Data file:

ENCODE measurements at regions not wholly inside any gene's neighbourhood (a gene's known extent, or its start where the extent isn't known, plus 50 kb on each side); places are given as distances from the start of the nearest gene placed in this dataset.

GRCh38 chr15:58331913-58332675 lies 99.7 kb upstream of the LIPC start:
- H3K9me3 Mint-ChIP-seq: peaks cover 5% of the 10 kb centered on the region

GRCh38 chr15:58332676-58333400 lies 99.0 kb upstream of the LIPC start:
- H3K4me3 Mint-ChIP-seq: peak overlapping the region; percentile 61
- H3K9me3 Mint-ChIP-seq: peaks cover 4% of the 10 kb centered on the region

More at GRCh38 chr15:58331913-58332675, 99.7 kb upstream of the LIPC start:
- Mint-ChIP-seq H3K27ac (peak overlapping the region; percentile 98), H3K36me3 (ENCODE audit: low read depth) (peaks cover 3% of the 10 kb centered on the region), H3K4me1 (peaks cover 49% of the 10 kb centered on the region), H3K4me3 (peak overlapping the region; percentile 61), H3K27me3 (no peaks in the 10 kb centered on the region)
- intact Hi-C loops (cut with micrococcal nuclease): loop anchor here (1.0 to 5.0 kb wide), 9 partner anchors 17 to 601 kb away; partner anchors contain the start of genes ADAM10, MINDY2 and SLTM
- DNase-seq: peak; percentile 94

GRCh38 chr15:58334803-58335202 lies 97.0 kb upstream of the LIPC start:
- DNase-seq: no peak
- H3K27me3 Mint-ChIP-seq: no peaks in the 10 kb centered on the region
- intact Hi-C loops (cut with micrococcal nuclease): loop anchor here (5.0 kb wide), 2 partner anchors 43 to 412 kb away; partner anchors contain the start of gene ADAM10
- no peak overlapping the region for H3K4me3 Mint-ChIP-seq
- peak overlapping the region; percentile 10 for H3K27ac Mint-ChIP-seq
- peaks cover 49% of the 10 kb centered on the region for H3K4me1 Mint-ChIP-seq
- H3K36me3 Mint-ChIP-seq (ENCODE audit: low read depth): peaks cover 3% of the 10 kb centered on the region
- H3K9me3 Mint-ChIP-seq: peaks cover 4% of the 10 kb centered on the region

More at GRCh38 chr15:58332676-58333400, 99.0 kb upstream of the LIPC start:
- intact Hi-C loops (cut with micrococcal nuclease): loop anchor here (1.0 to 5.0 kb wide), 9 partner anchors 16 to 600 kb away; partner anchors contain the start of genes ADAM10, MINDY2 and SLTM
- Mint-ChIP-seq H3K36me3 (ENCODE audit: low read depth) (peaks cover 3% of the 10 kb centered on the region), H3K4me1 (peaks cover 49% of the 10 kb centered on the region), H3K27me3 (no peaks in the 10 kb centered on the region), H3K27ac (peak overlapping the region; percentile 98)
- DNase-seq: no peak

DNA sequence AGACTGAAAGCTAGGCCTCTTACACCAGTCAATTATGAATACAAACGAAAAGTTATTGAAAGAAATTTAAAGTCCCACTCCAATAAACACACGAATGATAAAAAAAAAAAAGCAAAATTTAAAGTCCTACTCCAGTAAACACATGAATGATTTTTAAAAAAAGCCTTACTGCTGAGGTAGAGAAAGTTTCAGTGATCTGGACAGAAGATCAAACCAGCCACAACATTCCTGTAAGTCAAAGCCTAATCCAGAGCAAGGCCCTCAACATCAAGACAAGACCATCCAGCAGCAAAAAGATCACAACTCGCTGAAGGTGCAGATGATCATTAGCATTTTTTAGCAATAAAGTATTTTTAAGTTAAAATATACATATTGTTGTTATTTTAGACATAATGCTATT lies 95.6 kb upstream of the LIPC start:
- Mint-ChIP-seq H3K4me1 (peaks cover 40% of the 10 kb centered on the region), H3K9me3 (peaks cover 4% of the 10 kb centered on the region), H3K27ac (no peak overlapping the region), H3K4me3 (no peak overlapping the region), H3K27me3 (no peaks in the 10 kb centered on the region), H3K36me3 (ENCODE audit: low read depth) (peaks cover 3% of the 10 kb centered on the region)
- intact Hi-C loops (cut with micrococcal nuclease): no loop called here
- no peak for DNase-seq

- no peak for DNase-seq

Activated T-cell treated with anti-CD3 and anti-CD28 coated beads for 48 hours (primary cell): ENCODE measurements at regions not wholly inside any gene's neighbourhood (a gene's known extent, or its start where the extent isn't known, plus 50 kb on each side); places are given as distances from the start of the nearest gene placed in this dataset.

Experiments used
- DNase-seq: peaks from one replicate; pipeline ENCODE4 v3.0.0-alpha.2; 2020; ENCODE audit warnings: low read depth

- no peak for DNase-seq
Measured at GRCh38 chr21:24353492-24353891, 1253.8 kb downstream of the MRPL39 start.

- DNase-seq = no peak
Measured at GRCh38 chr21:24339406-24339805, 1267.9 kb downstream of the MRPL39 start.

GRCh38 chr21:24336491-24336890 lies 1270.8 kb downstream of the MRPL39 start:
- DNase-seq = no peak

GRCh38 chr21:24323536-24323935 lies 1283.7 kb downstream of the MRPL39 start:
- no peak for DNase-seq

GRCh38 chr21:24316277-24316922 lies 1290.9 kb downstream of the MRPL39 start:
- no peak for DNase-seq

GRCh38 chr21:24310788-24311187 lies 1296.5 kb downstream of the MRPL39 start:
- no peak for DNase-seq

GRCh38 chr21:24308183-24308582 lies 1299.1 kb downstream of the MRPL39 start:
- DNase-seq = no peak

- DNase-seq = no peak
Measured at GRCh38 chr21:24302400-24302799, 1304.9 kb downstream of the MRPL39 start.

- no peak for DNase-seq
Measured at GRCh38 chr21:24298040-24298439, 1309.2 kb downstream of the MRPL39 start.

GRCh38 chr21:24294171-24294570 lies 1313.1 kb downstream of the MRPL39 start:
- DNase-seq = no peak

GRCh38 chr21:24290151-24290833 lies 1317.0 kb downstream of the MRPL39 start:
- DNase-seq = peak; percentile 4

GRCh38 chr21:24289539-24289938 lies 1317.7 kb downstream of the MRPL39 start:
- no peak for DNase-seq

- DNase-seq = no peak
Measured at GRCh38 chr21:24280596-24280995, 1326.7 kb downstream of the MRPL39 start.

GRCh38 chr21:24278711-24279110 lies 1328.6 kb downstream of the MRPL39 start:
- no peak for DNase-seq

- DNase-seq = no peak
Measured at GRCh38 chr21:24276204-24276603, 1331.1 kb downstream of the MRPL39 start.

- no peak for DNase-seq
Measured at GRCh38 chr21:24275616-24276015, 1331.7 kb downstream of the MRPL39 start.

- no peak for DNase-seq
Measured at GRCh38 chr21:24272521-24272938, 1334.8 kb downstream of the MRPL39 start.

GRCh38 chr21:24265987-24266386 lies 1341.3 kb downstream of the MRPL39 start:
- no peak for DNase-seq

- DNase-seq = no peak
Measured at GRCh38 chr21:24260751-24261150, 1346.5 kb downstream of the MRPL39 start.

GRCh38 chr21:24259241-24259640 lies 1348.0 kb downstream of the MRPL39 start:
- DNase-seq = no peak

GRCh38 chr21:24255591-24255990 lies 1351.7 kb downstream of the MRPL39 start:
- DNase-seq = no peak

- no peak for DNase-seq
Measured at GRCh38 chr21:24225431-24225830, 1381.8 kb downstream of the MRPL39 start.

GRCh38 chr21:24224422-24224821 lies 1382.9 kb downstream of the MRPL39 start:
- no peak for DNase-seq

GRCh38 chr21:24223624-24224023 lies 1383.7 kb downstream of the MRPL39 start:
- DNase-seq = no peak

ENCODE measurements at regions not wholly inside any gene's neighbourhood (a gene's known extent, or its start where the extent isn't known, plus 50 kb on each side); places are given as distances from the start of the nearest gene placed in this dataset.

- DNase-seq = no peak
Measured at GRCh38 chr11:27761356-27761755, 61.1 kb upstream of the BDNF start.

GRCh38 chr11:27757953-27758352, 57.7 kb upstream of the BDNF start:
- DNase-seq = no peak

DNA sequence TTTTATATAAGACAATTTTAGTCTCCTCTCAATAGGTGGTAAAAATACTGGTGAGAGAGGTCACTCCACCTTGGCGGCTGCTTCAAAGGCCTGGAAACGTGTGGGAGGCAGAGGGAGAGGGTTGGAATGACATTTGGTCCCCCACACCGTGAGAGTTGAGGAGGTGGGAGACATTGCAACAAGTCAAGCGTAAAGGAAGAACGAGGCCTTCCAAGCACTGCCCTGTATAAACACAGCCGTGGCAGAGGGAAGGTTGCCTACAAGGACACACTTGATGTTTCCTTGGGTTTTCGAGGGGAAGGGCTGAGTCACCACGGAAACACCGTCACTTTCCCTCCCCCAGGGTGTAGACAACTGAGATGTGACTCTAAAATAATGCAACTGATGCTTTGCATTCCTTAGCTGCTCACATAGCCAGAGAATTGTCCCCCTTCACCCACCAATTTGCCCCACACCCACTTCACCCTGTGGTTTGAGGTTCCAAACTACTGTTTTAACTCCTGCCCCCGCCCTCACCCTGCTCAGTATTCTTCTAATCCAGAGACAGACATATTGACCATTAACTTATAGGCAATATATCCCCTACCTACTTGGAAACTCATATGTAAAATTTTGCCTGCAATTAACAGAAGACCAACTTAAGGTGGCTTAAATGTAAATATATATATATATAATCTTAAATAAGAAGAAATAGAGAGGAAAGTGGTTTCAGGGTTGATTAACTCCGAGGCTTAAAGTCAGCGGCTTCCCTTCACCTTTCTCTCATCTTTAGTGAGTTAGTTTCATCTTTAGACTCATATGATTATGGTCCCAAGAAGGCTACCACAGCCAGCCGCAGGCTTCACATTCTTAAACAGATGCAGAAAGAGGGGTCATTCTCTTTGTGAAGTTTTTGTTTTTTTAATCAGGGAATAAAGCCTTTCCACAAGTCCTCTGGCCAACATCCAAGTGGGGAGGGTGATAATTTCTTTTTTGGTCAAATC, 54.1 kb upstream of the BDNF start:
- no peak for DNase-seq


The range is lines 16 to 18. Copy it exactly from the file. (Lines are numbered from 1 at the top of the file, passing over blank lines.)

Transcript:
- peak overlapping the region; percentile 10 for H3K27ac Mint-ChIP-seq
- peaks cover 49% of the 10 kb centered on the region for H3K4me1 Mint-ChIP-seq
- H3K36me3 Mint-ChIP-seq (ENCODE audit: low read depth): peaks cover 3% of the 10 kb centered on the region